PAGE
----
Dweck & Campbell believed in the maxim that word-ofmouth advertising worked best of all. So they targeted their advertising at triggering discussion from its audience. It pleased O’Hagan to overhear random strangers quoting his spots, confirming that the commercial had made a memorable impression on them. ‘‘Right after [‘Arctic Ground Squirrel’] came out, I overheard some guys on the subway telling each other to ‘Shut your piehole!’ ’’ O’Hagan recalled in Jones’s article in Shoot. ‘‘It felt good to do something that people were responding to,’’ he continued. O’Hagan designed his films to elicit responses from his audience by leaving them open to interpretation, by not spelling out the meaning of his message: ‘‘If you’re just shoving things down people’s throats, there’s nothing for them to talk about . . . I like to give the audience more credit than that. People do pick up on the subtleties. They enjoy them.’’ The ‘‘Always Out There’’ campaign generated much talk value in these terms.
Shoot magazine’s Linnett called the ‘‘Arctic Ground Squirrel’’ spot ‘‘magnificently absurd.’’ He expressed reservations about the ‘‘Wrestlers’’ spot after viewing a rough cut at MacKenzie Cutler, a postproduction boutique in the revitalized Flatiron district of Manhattan, where Dave Coza edited the films. ‘‘Although it’s a funny concept, the piece at this stage begs less fight and more personality,’’ stated Linnett. The addition of the wife’s fleeting concern for her husband injected personality into the spot. ‘‘That one plaintive moment captures her character and gives the entire spot a sense of texture and personality,’’ Linnett pronounced.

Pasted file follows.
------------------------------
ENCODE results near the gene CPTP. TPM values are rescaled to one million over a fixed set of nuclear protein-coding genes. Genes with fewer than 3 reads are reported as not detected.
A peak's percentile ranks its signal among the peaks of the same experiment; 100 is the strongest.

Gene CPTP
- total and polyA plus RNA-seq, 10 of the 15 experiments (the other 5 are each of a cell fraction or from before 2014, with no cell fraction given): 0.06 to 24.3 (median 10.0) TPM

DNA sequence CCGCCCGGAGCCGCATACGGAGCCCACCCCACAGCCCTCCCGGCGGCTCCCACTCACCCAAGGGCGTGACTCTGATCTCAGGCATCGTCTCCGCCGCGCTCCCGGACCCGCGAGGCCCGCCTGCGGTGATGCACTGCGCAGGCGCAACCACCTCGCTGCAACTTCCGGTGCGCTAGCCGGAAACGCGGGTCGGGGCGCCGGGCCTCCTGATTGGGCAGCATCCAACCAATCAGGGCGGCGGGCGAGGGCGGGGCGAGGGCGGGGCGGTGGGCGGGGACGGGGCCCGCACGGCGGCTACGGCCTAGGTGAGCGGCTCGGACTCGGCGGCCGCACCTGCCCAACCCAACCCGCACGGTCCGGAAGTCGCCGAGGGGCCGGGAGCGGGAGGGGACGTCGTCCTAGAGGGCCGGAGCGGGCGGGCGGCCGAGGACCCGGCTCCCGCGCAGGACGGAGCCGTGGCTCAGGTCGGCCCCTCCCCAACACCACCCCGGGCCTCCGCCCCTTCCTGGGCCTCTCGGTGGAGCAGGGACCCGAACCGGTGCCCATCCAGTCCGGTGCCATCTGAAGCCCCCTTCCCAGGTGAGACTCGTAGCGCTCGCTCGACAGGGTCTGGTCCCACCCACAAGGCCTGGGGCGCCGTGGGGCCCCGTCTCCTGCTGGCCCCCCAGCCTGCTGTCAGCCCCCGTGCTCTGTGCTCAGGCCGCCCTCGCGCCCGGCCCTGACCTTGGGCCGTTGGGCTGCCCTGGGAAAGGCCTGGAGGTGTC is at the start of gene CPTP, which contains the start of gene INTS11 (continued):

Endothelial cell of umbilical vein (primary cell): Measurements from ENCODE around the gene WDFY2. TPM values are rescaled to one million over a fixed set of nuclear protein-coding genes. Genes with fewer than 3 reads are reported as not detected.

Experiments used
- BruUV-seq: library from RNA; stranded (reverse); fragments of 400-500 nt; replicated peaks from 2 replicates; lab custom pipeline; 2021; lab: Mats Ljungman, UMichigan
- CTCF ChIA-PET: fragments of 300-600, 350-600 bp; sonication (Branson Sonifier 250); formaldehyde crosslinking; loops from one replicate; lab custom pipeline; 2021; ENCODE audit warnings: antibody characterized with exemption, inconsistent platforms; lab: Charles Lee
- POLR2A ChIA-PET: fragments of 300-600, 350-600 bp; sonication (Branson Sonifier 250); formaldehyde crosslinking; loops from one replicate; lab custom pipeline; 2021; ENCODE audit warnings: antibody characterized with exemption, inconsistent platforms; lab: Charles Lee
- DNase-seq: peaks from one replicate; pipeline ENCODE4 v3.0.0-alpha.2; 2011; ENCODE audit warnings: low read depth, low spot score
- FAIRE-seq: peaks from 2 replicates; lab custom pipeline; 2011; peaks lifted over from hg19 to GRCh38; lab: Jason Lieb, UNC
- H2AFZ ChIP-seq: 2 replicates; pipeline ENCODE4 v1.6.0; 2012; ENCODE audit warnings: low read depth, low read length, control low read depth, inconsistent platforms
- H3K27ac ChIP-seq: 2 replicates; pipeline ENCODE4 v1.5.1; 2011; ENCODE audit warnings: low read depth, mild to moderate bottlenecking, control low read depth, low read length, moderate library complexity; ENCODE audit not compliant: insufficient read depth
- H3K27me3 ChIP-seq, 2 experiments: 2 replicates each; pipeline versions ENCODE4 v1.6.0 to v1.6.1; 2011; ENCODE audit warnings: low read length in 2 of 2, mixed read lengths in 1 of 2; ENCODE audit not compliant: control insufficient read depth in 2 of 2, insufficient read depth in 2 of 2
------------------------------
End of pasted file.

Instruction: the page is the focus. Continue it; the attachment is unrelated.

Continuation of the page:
Advertising Age, in its May 31, 1999, ad review, called the ‘‘Arctic Ground Squirrel’’ spot a success. ‘‘The unexpected nature of the spot and others in the campaign, along with the genuinely funny executions, helped drive Dial sales up significantly.’’ ‘‘Arctic Ground Squirrel’’ won a coveted Gold Lion in the retail category at the 1998 Cannes International Advertising Festival. A year later the spot picked up a Gold Clio in the Home Furnishings/Appliances category and a bronze medal in the Consumer Television under $50,000 Budget category at the twenty-third annual One Show Awards held in New York City’s Lincoln Center. In August 1998, however, Dweck & Campbell resigned the $5 million account, even though the agency was producing award-winning work on the campaign. Dweck explained in an article in Advertising Age that ‘‘philosophical differences over direction’’ forced him to resign the account. Although the ‘‘Always Out There’’ campaign was short-lived, it gained attention from the critical community of the advertising field as well as the attention of everyday consumers.